Selfishness Separates Families Part 2

by John Lowe
(Laurens SC, USA)

Our next lesson is that gratifying our appetites immediately can be dangerous.
We do not always need what we think we do at a given moment.
We can bring years of regret and grief on ourselves because we make a foolish bargain on impulse.
That’s what Esau did.
Let’s continue with our story—
“And it came to pass, as soon as Isaac had made an end of blessing Jacob, and Jacob was yet scarce gone out from the presence of Isaac his father, that Esau his brother came in from his hunting. And he also had made savory meat, and brought it unto his father, and said unto his father, Let my father arise, and eat of his son's venison, that thy soul may bless me. And Isaac his father said unto him, Who art thou? And he said I am thy son, thy firstborn Esau.”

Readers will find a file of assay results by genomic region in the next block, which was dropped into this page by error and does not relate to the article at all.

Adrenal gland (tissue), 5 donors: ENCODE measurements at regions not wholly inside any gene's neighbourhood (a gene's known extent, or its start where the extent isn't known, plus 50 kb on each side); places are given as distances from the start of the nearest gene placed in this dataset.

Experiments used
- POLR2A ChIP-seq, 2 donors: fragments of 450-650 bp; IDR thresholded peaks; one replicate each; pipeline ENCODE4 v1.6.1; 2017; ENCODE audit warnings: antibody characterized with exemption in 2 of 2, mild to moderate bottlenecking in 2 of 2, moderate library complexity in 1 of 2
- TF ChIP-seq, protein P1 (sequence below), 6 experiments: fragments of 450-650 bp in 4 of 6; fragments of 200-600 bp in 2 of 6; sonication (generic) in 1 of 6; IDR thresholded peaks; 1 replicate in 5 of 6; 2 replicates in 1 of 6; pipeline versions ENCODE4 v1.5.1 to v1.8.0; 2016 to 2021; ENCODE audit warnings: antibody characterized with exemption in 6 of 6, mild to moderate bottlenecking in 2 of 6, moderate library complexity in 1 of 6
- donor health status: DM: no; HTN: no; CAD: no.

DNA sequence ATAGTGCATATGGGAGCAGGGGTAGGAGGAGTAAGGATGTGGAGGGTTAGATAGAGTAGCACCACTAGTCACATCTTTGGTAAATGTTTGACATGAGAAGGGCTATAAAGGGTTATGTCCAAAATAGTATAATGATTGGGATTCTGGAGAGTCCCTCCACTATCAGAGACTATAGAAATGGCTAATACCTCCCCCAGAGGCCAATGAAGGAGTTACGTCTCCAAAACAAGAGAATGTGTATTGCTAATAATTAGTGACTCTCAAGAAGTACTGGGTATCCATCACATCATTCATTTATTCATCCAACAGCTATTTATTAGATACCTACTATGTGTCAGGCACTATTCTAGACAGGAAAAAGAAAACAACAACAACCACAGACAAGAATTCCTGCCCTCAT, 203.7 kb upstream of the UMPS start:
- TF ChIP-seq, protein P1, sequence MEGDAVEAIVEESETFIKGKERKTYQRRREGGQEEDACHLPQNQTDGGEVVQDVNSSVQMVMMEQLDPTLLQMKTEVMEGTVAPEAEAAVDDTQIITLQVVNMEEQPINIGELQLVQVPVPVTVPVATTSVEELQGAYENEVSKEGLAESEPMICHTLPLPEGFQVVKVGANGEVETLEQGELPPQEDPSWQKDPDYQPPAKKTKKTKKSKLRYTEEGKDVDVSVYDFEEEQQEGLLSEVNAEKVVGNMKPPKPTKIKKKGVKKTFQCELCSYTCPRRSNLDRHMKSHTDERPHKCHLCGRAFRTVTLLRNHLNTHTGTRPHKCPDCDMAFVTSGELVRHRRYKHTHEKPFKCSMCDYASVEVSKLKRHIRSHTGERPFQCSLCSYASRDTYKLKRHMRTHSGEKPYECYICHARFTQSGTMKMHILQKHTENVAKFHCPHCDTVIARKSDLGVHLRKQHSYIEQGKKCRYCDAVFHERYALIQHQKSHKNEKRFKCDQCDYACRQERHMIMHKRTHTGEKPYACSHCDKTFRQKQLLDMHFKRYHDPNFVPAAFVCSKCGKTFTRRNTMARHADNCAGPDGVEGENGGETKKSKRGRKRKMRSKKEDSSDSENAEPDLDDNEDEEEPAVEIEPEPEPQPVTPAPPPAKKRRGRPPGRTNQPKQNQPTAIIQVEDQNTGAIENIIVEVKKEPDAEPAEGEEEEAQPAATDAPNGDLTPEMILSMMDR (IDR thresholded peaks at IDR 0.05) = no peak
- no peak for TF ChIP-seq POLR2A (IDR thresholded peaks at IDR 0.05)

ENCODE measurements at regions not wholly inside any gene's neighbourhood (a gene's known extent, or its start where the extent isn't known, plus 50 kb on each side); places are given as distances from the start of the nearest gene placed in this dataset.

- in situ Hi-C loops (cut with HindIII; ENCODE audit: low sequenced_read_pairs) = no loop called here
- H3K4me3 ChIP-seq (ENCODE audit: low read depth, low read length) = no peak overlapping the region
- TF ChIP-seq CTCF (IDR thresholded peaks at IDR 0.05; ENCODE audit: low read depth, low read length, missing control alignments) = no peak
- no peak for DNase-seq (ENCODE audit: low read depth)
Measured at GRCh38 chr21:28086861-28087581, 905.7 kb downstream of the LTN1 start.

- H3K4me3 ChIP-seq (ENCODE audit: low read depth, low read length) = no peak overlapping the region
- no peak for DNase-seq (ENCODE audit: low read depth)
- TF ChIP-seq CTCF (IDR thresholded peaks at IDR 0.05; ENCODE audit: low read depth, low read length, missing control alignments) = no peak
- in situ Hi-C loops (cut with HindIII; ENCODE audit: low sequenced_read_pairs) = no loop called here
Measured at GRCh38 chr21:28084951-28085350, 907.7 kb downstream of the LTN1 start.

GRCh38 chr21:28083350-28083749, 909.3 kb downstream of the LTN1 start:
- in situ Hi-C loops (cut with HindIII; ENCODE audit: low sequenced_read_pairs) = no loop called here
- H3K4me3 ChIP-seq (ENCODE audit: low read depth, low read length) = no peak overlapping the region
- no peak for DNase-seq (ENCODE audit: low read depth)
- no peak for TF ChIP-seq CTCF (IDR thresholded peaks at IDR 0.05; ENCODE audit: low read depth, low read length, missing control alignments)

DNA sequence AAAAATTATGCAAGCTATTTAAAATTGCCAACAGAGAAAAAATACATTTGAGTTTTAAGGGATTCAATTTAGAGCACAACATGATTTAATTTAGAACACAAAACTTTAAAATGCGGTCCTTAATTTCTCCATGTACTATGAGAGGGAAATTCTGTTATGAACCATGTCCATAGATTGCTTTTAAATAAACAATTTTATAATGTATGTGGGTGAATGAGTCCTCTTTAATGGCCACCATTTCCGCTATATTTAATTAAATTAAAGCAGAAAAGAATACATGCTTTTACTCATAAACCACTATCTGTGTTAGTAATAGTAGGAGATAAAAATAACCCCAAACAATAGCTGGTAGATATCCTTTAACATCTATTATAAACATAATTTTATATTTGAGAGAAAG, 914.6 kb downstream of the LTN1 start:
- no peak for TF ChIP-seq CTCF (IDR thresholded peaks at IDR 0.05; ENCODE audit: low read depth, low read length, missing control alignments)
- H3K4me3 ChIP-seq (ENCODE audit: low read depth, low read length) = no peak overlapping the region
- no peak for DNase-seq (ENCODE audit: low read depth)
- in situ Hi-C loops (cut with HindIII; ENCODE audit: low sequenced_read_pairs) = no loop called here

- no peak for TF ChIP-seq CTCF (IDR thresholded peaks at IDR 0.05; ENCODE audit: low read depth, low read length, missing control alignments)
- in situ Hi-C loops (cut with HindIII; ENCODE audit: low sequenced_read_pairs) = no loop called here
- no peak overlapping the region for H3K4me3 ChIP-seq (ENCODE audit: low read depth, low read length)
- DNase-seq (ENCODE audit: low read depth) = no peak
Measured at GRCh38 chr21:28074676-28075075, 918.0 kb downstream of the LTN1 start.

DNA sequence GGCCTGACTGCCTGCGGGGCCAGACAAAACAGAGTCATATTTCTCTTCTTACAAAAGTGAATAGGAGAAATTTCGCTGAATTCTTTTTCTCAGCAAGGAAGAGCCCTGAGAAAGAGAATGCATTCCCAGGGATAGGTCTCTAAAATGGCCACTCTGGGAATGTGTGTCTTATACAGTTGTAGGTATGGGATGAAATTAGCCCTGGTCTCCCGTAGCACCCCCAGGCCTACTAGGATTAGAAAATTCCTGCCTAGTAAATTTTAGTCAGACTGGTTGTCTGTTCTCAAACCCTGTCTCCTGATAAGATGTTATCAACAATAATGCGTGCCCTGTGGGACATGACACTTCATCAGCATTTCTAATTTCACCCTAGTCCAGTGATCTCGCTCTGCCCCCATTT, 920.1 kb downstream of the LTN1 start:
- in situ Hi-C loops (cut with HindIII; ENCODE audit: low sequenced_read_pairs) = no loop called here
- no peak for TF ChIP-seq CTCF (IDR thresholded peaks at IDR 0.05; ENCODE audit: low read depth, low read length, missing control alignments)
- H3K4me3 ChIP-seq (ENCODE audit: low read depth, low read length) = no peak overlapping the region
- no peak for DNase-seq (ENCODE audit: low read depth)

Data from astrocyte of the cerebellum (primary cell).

Now Isaac really sees how he has been taken advantage of in this plot.

“And Isaac trembled very exceedingly, and said, Who? where is he that hath taken venison, and brought it me, and I have eaten of all before thou camest, and have blessed him? yea and he shall be blessed. And when Esau heard the words of his father, he cried with a great and exceeding bitter cry, and said unto his father, Bless me, even me also, O my father. And he said, Thy brother came with subtlety, and hath taken away thy blessing. And he said, Is not he rightly named Jacob? for he hath supplanted me these two times: he took away my birthright; and, behold, now he hath taken away my blessing. And he said, Hast thou not reserved a blessing for me? And Isaac answered and said unto Esau, Behold, I have made him thy lord, and all his brethren have I given to him for servants, and with corn and wine have I sustained him: and what shall I do now unto thee, my son?